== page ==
Saturday, June 11, 2016

A Matter of Life and Death





Galatians 2:15-21, Luke 7: 40-50
June 12, 2016
First Presbyterian Church, Sterling IL
Christina Berry


Last week we began a look at the book of Galatians, one of the earliest letters from the Apostle Paul to the newly formed churches. In the verses that begin what we call chapter two (remember, Paul didn’t write his letters with chapters and verse numbers) Paul refers to an argument he’s had with other leaders. The argument concerned whether non – Jews -Gentiles – could follow in the Jesus way and if so, whether they needed to follow Jewish practice, tradition and law. There was a strong sense that if a Gentile wanted to join up, they needed to sign up for the whole covenant – circumcision, dietary restriction, and observance of the traditions. Let’s listen for what the Apostle Paul says about that, and for God’s word in Galatians 2:15-21

15 We ourselves are Jews by birth and not Gentile sinners; 16 yet we know that a person is justified not by the works of the law but through faith in Jesus Christ. And we have come to believe in Christ Jesus, so that we might be justified by faith in Christ, and not by doing the works of the law, because no one will be justified by the works of the law. 17 But if, in our effort to be justified in Christ, we ourselves have been found to be sinners, is Christ then a servant of sin? Certainly not! 18 But if I build up again the very things that I once tore down, then I demonstrate that I am a transgressor. 19 For through the law I died to the law, so that I might live to God. I have been crucified with Christ; 20 and it is no longer I who live, but it is Christ who lives in me. And the life I now live in the flesh I live by faith in the Son of God, who loved me and gave himself for me. 21 I do not nullify the grace of God; for if justification comes through the law, then Christ died for nothing.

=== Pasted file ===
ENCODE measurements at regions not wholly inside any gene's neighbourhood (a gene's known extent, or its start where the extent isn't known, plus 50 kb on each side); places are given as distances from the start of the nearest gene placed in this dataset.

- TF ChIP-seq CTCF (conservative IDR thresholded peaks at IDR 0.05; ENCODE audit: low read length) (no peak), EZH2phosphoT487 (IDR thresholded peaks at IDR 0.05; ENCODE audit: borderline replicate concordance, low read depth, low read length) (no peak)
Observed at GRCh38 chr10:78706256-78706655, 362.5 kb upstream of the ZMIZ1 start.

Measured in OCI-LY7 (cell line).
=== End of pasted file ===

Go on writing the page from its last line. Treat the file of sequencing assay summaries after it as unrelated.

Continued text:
The word of the Lord.
Thanks be to God.

Our gospel reading is Luke’s account of a woman anointing Jesus. This woman has interrupted a dinner party at the house of Simon, a Pharisee. While they are eating, an unnamed woman comes in and anoints Jesus feet, washing them with her tears and drying them with her hair. In Luke’s story, this woman is a disreputable person, and her behavior is considered unacceptable by Simon, the host. So the grumbling starts – Simon says if Jesus were really the Messiah, he’d know what sort of person this is who is touching him. Let’s listen for Christ’s words in his response in Luke 7:40-50